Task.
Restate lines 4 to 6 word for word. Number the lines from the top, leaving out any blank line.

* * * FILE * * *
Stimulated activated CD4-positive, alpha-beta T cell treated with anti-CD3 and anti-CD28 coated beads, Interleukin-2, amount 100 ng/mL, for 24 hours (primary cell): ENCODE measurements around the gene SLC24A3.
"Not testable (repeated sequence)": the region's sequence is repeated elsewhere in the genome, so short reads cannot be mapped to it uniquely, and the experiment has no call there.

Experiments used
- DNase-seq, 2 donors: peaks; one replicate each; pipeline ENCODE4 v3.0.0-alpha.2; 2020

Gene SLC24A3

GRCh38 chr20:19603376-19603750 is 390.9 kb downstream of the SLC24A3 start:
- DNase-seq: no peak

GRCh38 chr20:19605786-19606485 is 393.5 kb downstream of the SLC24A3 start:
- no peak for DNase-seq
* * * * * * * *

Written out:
- DNase-seq, 2 donors: peaks; one replicate each; pipeline ENCODE4 v3.0.0-alpha.2; 2020

Gene SLC24A3

GRCh38 chr20:19603376-19603750 is 390.9 kb downstream of the SLC24A3 start: